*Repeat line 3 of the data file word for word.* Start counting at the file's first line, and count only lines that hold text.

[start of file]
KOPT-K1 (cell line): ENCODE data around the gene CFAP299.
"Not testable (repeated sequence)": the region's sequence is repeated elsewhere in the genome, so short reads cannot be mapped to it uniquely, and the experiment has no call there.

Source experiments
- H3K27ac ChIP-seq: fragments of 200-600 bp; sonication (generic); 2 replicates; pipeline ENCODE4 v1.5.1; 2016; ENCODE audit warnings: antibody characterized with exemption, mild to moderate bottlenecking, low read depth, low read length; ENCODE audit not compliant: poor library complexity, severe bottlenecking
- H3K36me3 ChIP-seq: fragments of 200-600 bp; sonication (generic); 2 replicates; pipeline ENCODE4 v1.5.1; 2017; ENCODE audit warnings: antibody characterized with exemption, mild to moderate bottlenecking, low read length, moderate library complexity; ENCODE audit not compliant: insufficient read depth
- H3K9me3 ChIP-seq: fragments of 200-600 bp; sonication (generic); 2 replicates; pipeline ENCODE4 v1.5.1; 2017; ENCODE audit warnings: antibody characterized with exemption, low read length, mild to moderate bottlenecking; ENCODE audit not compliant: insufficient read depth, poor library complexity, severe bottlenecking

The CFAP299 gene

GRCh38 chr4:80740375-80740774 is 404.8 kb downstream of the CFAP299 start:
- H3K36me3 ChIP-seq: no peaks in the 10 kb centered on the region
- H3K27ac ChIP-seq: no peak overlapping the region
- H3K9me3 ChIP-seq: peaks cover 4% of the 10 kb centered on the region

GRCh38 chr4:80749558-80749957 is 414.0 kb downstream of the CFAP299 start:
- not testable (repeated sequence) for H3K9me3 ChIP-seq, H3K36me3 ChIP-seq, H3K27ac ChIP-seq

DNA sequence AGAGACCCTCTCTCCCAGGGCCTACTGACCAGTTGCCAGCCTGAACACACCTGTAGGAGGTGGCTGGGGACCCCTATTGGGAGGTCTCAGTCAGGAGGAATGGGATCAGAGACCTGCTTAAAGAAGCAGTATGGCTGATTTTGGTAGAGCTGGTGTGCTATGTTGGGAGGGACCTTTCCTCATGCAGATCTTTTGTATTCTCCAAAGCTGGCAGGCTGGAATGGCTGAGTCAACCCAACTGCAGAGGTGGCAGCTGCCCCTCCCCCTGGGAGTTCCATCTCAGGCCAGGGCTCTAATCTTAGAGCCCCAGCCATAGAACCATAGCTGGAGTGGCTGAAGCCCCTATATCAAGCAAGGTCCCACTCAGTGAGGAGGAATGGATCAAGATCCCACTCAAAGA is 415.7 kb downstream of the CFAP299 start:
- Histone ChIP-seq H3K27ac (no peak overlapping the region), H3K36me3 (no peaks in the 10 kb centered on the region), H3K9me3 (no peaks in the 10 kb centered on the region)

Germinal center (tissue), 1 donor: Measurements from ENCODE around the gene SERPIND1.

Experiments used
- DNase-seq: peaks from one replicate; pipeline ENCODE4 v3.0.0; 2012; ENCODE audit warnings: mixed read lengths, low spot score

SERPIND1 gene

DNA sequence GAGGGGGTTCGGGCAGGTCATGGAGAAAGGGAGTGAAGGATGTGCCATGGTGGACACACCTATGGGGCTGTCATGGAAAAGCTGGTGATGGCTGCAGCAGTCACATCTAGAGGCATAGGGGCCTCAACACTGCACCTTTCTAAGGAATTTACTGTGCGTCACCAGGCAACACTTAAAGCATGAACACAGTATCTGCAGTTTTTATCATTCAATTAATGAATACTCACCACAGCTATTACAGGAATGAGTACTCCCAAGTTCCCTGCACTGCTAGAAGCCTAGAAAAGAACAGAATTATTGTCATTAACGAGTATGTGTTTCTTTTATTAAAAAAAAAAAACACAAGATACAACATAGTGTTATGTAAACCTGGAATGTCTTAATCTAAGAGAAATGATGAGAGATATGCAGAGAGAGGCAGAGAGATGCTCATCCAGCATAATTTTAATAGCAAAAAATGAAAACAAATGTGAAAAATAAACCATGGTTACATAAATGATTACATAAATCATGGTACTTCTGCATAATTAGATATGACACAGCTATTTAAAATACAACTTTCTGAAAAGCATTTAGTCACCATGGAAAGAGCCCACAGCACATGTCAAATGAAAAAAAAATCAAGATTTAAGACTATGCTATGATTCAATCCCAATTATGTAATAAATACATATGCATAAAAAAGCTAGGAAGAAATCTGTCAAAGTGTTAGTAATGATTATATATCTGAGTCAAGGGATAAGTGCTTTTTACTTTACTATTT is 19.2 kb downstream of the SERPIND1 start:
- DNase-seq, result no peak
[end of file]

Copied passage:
Source experiments